And since the CEO of the CAI is so concerned about necessary education it would be about time that he starts with educating his own members!


I think it's time they send their brochures to their own members and ask them to read it! And if an association suffers hardship from a member not paying $70 or $123, they should look into other means of paying bills. May be cutting down on all the legal expenses?


Just read the press release below and start wondering: Is this really what our society stands for?


I'm absolutely against deadbeats, but would you call somebody, who didn't pay $123 in association dues -- or an elderly lady, who forgot to add $3,50 in late fees -- a deadbeat? But they were foreclosed upon!


If you agree, you might give Mr. Rathburn a call and let him know. He listed his telephone number below for that purpose -- I guess?


And since the CAI seems to be unable to stop its members, it's left to our legislators to protect the consumers and stop this abusive behavior. It's about time!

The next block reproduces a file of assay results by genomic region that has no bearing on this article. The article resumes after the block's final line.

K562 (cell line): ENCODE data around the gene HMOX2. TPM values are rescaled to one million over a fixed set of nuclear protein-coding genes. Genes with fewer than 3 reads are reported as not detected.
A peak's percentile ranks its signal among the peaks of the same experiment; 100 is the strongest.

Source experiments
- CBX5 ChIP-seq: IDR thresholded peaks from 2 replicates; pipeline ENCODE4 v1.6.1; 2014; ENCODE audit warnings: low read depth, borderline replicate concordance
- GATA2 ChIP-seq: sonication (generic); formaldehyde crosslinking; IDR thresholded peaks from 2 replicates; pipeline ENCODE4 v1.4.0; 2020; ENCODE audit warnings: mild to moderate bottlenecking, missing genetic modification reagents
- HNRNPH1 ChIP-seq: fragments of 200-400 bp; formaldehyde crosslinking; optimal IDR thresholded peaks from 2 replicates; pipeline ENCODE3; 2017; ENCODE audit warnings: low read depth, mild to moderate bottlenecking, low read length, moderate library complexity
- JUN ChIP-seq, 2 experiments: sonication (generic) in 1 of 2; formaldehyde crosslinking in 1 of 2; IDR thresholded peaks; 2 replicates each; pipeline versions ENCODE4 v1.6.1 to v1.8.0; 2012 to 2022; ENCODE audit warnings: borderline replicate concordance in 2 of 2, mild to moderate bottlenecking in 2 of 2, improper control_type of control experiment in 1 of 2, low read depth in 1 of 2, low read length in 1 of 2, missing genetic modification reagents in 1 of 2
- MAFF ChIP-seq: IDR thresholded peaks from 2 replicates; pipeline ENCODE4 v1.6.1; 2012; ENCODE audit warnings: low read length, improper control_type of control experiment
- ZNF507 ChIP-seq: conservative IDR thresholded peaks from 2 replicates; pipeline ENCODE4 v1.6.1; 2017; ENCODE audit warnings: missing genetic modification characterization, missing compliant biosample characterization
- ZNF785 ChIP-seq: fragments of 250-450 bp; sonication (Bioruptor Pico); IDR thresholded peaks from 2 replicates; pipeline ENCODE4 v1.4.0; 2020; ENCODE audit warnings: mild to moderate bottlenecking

Just my opinion -- and on that note:

Happy Holidays!
Jan Bergemann

Press Release: Community Associations Institute CEO Responds to Foreclosure Case

Community Associations Institute CEO Responds to Foreclosure Case
Friday December 10, 5:58 pm ET

ALEXANDRIA, Va., Dec. 10 /PRNewswire/ -- Thomas M. Skiba, Chief Executive Officer, Community Associations Institute, responds to "Home foreclosure over $123 debt to spark legal challenge" (Chico Enterprise Record, December 9, 2004):

    *  This case reinforces the continuing need for education and effective communication, both for the volunteers and professionals involved in community association governance and for individual homeowners.  CAI is doing its part to create principles and practices designed to prevent miscommunication, misunderstanding and miscalculation.

    *  Nobody wants to foreclose on a home, not a bank, not a lender
and certainly not a community association. That's why foreclosure
should always be used as a last resort, applied only after all other
reasonable measures have failed.

    *  People occasionally face financial hardship -- a lost job, for